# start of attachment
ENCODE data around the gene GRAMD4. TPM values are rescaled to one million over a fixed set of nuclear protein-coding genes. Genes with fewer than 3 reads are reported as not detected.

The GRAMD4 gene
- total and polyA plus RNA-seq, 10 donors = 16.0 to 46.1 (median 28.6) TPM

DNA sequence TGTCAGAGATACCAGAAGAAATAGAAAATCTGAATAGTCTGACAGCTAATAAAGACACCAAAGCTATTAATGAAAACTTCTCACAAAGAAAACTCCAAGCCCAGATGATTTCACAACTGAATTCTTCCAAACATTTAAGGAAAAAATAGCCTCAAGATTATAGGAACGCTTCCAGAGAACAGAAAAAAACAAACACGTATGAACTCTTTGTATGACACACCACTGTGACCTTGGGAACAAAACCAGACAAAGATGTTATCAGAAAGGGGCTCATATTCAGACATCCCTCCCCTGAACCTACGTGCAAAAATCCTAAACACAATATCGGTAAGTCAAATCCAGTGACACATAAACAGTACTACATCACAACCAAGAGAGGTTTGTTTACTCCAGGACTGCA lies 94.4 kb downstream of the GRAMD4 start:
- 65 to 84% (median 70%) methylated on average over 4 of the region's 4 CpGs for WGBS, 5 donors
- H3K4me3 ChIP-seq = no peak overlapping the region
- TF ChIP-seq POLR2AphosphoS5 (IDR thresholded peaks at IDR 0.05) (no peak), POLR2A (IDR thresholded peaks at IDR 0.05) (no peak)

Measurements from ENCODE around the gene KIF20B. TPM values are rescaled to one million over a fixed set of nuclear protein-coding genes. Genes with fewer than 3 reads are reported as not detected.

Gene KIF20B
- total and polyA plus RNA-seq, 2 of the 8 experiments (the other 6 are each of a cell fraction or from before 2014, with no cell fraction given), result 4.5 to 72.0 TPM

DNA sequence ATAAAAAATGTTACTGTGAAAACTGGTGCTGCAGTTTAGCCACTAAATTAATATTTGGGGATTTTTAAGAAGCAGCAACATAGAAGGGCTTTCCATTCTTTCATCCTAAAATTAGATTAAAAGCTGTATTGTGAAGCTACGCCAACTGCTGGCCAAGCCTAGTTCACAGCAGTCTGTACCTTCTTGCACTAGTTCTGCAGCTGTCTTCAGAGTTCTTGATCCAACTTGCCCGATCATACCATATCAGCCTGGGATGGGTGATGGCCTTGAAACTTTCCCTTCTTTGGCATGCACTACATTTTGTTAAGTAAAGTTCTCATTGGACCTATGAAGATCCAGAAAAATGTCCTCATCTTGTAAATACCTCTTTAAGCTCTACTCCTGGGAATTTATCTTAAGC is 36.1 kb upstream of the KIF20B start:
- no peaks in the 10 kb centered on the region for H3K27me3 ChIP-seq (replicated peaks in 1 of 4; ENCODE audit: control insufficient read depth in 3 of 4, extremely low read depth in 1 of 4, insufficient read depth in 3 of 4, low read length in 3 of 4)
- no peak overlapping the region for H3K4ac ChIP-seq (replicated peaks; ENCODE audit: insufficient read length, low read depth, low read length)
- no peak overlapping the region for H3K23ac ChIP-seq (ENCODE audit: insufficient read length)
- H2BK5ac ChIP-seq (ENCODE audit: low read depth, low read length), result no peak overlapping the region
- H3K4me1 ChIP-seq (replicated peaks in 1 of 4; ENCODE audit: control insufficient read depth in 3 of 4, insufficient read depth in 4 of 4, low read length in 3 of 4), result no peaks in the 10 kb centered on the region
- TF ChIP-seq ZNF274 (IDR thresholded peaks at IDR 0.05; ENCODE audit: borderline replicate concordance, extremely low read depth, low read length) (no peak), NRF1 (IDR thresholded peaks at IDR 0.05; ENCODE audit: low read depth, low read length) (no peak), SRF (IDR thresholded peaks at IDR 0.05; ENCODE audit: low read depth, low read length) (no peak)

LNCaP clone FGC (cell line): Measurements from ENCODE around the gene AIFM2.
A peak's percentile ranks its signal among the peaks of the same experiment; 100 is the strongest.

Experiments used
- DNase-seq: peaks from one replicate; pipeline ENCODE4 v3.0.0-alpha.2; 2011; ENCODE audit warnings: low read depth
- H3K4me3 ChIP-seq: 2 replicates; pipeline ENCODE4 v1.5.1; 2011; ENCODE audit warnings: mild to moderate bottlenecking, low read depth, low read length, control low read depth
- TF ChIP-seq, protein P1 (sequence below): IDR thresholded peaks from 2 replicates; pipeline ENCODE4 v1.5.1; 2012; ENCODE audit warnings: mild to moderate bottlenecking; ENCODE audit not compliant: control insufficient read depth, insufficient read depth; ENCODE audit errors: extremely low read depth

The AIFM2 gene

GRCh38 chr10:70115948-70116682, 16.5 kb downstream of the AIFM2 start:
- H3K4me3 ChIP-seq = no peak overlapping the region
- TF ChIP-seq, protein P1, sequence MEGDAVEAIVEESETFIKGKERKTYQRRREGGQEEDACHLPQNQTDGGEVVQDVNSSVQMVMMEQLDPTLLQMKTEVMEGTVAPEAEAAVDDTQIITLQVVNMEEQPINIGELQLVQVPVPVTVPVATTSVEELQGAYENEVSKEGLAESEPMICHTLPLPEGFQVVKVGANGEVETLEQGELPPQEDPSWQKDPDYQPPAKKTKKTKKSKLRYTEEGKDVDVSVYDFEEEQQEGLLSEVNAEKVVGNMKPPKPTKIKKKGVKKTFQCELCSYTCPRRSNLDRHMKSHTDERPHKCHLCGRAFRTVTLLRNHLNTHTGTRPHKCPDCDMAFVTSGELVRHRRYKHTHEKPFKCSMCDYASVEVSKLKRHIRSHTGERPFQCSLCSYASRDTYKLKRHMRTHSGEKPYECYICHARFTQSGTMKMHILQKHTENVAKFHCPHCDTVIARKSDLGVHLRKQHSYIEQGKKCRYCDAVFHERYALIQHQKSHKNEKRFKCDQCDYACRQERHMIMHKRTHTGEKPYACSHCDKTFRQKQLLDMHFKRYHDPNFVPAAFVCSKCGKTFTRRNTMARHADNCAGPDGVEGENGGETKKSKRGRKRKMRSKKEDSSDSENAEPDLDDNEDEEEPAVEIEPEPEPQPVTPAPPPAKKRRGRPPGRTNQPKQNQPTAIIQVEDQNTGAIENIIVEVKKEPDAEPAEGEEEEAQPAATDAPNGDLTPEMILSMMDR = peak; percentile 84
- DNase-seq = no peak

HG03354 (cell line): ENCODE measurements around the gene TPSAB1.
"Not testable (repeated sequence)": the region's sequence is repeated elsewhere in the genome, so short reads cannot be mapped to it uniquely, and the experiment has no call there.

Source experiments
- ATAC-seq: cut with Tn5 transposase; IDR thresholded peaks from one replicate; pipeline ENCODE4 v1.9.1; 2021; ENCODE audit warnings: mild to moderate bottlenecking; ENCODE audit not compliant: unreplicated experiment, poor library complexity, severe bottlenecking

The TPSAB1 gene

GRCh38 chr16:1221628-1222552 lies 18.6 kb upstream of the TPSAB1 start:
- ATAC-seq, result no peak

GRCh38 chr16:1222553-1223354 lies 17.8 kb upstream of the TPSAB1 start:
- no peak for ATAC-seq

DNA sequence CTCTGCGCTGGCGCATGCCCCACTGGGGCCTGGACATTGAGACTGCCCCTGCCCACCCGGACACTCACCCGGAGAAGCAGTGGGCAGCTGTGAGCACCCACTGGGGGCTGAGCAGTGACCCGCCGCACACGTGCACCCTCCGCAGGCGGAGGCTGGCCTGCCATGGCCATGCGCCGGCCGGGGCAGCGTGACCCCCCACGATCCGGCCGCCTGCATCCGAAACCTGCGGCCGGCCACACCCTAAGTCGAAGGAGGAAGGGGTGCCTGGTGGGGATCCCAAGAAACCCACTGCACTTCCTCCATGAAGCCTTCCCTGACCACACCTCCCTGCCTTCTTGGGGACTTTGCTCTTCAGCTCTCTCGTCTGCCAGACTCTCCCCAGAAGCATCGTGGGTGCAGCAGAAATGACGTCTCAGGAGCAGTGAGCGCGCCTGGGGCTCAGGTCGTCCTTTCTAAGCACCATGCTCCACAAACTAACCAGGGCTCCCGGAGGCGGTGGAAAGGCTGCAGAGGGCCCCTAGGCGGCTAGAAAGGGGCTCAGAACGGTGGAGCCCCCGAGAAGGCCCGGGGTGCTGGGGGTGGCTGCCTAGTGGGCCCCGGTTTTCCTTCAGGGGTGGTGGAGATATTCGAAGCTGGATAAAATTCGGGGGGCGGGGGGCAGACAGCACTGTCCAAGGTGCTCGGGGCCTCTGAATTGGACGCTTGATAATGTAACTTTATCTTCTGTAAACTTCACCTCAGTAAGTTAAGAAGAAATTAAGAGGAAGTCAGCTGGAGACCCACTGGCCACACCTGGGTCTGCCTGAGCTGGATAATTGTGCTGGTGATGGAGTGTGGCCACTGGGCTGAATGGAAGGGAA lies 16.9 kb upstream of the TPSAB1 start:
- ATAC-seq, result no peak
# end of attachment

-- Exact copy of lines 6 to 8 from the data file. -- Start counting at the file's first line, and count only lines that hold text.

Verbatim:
- H3K4me3 ChIP-seq = no peak overlapping the region
- TF ChIP-seq POLR2AphosphoS5 (IDR thresholded peaks at IDR 0.05) (no peak), POLR2A (IDR thresholded peaks at IDR 0.05) (no peak)

Measurements from ENCODE around the gene KIF20B. TPM values are rescaled to one million over a fixed set of nuclear protein-coding genes. Genes with fewer than 3 reads are reported as not detected.